A couple weeks ago, I attended recruitDC’s Fall conference. It’s a half-day conference, but still packs a lot punch. The theme I got was building relationships. It was a week before Thanksgiving, so I guess the theme was appropriate for this occasion.
The Whole Self: Why Knowing Your Candidates and Your Workforce Changes Everything
This was one of my favorite sessions of the conference from Susan LaMotte. I love that she mentioned that using survey data only gives you quantitative data. If you want qualitative data, you have to ask the people who took the survey. Susan did that with the recruiters in the survey and the experiment. What wasn’t mention in Susan’s presentation was an app called Crystal, where the app lets you see someone’s social media profile, what their personality is, and what questions to ask them. Susan mentioned surveys and research cost a lot of money, but if you want something inexpensive, look into Crystal and applied what Susan said of finding your whole self.
How To Go From Pesky Recruiter To Trusted Resource!
This was a panel discussing how to become a trusted resource as a recruiter. The first thing the panel mentioned is do the research and cold calling people. If you’re a big company, that might be great since you’re working with a brand, but how do you it if you’re a staffing firm or a small company? The panel mentioned that you must have recognition (personal and employer) and build relationships. Find something that you could relate to the job seeker and be out there. Basically, it’s the workers edition of opting outside: don’t read emails, just make the phone calls. With my situation as a growing firm with little recognition outside of Tucson, we (recruiters and sourcers) have to build that trust to the job seekers that we’re looking out for them and not building up numbers to meet some quota.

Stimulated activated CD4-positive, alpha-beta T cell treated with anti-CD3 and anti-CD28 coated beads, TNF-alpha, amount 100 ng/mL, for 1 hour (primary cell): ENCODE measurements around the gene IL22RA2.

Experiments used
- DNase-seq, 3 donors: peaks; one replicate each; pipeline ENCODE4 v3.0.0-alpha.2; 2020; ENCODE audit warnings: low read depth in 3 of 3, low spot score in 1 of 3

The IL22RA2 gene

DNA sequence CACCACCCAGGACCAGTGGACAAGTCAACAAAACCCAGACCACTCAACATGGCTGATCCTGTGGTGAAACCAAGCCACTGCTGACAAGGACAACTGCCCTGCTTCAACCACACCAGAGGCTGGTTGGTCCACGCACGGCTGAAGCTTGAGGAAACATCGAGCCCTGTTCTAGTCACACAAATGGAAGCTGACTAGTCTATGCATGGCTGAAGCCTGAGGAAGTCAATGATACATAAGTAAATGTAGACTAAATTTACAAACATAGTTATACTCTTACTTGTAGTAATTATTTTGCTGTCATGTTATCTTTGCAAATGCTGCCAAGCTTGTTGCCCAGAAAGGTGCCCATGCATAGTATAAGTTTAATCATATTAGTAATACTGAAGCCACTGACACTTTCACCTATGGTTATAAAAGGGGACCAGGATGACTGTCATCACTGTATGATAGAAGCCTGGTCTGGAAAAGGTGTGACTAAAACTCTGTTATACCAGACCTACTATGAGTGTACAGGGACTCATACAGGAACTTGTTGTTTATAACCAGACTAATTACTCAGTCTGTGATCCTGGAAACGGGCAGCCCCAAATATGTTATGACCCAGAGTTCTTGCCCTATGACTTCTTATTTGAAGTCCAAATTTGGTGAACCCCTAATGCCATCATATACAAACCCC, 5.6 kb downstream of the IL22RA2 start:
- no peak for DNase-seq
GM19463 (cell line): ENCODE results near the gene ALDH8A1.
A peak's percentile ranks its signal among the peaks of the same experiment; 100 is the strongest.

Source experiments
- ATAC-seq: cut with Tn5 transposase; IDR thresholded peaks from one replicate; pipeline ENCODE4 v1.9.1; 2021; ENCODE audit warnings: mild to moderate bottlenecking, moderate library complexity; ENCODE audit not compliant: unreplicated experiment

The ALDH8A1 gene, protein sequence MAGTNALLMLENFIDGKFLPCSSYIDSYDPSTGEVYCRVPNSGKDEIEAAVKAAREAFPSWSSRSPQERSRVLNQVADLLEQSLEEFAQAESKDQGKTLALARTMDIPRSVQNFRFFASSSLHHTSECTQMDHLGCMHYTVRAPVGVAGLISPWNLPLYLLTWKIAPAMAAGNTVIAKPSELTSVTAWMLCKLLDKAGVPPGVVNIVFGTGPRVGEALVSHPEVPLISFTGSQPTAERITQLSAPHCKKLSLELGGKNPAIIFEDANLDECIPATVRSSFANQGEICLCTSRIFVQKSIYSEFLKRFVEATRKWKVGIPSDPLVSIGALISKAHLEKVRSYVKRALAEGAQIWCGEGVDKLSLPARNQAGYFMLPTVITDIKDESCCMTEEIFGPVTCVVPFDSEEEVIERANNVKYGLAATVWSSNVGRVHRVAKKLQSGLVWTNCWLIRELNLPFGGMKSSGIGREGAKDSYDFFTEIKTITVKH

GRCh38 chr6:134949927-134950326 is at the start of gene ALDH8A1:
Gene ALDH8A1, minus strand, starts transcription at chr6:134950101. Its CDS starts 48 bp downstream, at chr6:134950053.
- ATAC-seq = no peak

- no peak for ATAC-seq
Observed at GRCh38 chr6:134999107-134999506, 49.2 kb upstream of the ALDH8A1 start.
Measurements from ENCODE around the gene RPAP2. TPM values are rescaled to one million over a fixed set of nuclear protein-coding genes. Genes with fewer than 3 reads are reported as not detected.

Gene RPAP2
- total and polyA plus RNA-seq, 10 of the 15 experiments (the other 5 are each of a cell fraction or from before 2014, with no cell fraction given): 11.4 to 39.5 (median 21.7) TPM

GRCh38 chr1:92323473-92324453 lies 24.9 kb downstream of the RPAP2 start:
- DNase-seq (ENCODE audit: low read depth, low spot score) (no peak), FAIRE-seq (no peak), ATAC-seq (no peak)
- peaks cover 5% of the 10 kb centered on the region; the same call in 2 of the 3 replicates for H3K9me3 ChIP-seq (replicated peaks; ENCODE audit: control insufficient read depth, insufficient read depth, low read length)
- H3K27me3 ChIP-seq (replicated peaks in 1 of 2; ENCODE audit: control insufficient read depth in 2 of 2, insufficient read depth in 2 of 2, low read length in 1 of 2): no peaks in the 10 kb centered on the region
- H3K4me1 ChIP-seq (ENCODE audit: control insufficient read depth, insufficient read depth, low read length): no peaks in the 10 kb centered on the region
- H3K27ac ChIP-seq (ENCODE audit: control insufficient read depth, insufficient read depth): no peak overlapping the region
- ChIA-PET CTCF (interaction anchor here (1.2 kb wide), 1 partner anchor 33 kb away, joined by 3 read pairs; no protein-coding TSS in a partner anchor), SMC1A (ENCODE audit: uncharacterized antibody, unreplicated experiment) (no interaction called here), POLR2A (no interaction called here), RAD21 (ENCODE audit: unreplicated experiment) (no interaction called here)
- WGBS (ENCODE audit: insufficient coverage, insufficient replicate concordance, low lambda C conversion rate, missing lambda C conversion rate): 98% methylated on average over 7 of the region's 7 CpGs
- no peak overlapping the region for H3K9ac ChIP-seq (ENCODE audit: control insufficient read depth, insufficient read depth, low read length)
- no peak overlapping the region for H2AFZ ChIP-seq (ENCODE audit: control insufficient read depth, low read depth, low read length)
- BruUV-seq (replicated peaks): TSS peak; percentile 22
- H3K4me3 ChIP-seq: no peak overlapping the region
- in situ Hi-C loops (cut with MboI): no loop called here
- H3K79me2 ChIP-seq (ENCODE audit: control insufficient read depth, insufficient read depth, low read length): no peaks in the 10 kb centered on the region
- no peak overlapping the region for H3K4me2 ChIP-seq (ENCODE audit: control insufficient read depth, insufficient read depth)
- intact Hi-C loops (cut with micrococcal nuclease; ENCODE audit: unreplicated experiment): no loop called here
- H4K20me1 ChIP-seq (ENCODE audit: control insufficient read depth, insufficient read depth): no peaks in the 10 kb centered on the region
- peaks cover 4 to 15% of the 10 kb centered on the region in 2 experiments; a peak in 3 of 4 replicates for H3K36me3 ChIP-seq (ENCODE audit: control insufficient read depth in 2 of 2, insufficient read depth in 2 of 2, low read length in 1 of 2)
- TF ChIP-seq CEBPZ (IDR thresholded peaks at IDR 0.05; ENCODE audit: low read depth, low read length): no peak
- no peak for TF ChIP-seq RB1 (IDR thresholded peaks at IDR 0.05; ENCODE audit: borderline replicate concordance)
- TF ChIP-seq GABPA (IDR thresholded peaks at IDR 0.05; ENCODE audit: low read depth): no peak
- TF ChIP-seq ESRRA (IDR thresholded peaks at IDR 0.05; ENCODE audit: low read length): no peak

How to attract and engage Talent in the midst of all the noise
The first thing Celinda Appleby mentioned is “Recruiting is Marketing.” My thinking has always been there are marketing aspects in recruiting, but recruiting is not marketing. In marketing, you’re looking for a bunch of people be sold on your product/company. In recruiting, you actually have to select someone (or some people) who can do the job. My first word if I get asked what a recruiter does is scouting. I find people first if they have the skill set I’m looking and then, I make my pitch. You do want to have a quantity of followers so they can connect on different channels, but in recruiting, you want to find the information of the people who follow the company so you can tailor their message to them. What I will say that marketing and recruiting are similar is the top tool, for both, is networking. In marketing, it’s word-of-mouth; in recruiting, it’s relationship building and referrals.
Although I might disagree at some points, it’s great that there’s a diverse set of recruiters who might have different approaches to recruiting, but are willing to share and learn so we might adapt that in our employer plan. Hope to do this again in May.